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June 16, 2024

The Charles offers spring revival of classic films

By AMANDA AUBLE | January 29, 2015

Seated right down the street from the Hopkins Homewood campus, Charles Theatre offers a cinematic escape for students to experience when they’ve had enough studying. Besides still playing many of the critically acclaimed and award-winning/nominated films like Selma, Birdman and Inherent Vice, Charles Theatre will continue its Revival series into the Spring 2015 semester.

Showtimes are Saturdays at 11:30 a.m., Mondays at 7 p.m. and Thursdays at 9 p.m. Here are the theater’s upcoming films:

Jan. 31, Feb. 2, 5 The Night of the Hunter

 (1955 Charles Laughton)

This dream-like, absurd thriller follows Reverend Harry Powell (Robert Mitchum), a sex-crazed and self-proclaimed soul saver, and his devoted wife (Shelley Winters) as their children try to make their escape.

Feb. 7, 9, 12 Rolling  Thunder

(1977 John Flynn)

When Major Charles Rane (William Devane) comes back from the war as a hailed hero, a group of thugs steal his gifts, kill his wife and son and destroy his hand. He then enacts his revenge with an old war buddy (Tommy Lee Jones).

Feb. 14, 16 The Best Years of Our Lives

(1946 William Wyler)

Staring Fredric March and Dana Andrews, this film follows three WWII veterans as they return home. However, the men  are faced with realistic challenges like disillusionment, hopelessness and indifference.

Feb. 19 Out of the Blue

(1980 Dennis Hopper)

Written and directed by and starring Dennis Hopper, this film presents a true feeling of alienation. Hopper plays an alcoholic truck driver who crashes into a school bus and kills children inside. His troubled daughter Cebe (Linds Manz) tries to find comfort in Elvis Presley and punk music. This captivating drama will only be shown once at 9 p.m.

Feb. 21, 23 Detour

(1945 Edgar G. Ulmer)

This classic film noir thriller features simplistic camera work, but is well-loved by critics. Al, a dissatisfied piano player (Tom Neal), works in a New York nightclub and follows his girlfriend Sue (Claudia Drake) to Hollywood by hitchhiking across the country.

Feb. 26 Burroughs, The Movie

(1983 Howard Brookner)

This documentary tells the life of beat generation writer William S. Burroughs.

Feb. 28, March 2 A Canterberry Tale  

(1944 Michael Powell, Emeric Pressburger)

Just like its title, this film loosely takes on the themes of Geoffrey Chaucer’s The Canterbury Tales. A group of young travelers — a U.S. Army Sergeant (John Sweet), a British Army Sergeant (Dennis Price) and a “land girl” (Sheila Sim) — cross wartime Britain and depict a strange pilgrimage to Canterbury Cathedral.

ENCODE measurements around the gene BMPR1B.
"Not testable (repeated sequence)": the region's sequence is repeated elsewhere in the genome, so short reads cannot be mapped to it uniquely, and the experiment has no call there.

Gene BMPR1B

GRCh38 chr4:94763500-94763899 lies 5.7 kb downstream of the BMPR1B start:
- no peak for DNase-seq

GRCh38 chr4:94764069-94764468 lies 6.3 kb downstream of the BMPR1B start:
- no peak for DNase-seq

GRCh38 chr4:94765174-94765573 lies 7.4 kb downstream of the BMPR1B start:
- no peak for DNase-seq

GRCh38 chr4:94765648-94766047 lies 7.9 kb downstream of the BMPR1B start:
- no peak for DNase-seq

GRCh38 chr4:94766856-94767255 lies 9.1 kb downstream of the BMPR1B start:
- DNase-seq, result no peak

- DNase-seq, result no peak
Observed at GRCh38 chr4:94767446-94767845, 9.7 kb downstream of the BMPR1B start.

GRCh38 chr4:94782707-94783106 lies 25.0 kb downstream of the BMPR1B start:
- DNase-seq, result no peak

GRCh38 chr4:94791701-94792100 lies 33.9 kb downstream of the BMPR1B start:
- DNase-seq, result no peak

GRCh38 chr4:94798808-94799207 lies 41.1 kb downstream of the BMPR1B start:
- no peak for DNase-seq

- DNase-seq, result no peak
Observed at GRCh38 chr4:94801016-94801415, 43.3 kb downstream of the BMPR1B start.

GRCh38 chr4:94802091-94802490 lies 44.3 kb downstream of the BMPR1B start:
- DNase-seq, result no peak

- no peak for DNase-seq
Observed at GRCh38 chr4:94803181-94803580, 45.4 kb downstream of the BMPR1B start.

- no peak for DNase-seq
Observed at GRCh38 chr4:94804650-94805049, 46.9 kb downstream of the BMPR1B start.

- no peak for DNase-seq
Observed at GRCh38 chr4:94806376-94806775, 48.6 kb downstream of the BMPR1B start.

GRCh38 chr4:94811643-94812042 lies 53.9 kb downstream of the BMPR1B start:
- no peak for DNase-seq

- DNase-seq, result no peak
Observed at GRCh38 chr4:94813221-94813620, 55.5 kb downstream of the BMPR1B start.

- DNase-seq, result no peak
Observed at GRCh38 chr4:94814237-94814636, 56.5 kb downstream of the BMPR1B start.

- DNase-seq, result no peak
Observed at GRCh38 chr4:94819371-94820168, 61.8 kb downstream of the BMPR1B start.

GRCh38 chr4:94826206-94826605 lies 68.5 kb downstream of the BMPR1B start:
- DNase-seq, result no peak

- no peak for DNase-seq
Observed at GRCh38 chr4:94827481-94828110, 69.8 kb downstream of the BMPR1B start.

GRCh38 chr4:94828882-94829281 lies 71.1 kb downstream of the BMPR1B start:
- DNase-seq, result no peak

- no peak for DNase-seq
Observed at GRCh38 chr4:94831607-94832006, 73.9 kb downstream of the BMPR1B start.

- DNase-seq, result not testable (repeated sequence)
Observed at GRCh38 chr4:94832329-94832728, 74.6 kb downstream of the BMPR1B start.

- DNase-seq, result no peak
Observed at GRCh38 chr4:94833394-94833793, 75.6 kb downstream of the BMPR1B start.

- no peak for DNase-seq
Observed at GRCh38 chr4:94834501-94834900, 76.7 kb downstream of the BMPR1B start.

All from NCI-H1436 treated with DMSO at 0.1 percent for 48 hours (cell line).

March 5 Giuseppe Makes a Movie

(2014 Adam Rifkin)

This is a documentary tribute to film auteur Giuseppe Andrews. It attracted many hipster film lovers during its premier at Toronto’s HotDocs film festival. Giuseppe was a unique filmmaker due to his use of a low quality video camera and his decision to film a rather motley crew in less-than-ordinary environments. One of his more well-known films is Garbanzo Gas, which was released in 2007.Rifkin’s DI film has received good reviews and is said to be quite hilarious.

March 7, 9, 12 Point Blank 

(1967 John Boorman)

Point Blank is a neo-noir crime film based on the pulp novel The Hunter by Donald Weslake. In the film, two thieves steal a great sum of money. One of the thieves, however, betrays his friend and shoots him, assuming he is dead.

The shot friend recovers and years later wants his revenge. Point Blank received positive reviews, and film critic Roger Ebert offered the film three out of four stars. Those who enjoy films like Chinatown or Mulholland Drive may enjoy Point Blank.

March 14, 16, 19 Rope 

(1948 Alfred Hitchchock)

Alfred Hitchcock’s Rope was released in 1948 and, like most Hitchcock films, is a thriller. The film is partly well known because it appears to have been filmed in one continuous shot due to the editing techniques used. There are no cutaways nor are there any breaks in the action, and shots last up to 10 minutes. The murder in this film occurs immediately before a dinner party.

Two young men strangle a friend of theirs to death with a piece of rope. They hide the body in the apartment and continue to host the dinner. What appears to be a perfect crime does, however, go wrong. Fans of Hitchcock’s other films will surely find Rope just as captivating.

Tickets for these, and other films playing at the Charles Theatre, are on sale for $7.50 Matinees (before 6pm) and $9.50 evenings. Interested students can also check out about films playing at the Charles by visiting the theater’s website:

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